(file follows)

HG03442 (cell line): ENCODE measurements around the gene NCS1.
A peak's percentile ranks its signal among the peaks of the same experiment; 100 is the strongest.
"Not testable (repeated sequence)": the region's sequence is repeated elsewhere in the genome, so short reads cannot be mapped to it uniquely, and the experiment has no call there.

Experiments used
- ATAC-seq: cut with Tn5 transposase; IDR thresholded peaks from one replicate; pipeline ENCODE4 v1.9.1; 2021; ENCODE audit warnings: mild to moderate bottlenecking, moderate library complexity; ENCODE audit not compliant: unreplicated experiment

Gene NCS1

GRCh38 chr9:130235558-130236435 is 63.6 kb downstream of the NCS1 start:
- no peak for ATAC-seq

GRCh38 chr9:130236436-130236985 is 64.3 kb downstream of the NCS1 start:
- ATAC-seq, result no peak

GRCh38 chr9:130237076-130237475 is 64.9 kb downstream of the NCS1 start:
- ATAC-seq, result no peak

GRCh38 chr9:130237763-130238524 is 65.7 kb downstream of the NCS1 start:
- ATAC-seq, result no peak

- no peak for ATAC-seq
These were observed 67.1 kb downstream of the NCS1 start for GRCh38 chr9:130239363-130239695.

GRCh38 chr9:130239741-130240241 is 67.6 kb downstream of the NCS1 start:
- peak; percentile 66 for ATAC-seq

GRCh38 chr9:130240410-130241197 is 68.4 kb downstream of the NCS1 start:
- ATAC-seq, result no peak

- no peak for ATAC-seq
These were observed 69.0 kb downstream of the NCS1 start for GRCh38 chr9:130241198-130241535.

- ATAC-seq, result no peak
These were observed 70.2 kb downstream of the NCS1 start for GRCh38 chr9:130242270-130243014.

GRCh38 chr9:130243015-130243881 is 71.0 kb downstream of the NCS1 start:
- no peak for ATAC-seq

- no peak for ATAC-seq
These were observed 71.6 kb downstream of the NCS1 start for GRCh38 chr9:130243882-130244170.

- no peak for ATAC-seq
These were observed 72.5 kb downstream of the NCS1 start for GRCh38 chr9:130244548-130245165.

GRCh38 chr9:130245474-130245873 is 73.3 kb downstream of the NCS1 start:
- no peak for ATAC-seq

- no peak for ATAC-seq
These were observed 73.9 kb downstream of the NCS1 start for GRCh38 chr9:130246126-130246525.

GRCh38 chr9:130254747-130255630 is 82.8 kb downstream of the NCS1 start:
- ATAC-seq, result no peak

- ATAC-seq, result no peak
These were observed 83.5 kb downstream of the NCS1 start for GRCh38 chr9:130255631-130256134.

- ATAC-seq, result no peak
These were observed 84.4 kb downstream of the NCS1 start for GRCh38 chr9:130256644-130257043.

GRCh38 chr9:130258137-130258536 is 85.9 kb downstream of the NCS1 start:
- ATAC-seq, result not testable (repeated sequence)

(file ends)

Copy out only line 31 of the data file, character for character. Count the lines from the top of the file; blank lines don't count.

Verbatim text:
GRCh38 chr9:130245474-130245873 is 73.3 kb downstream of the NCS1 start: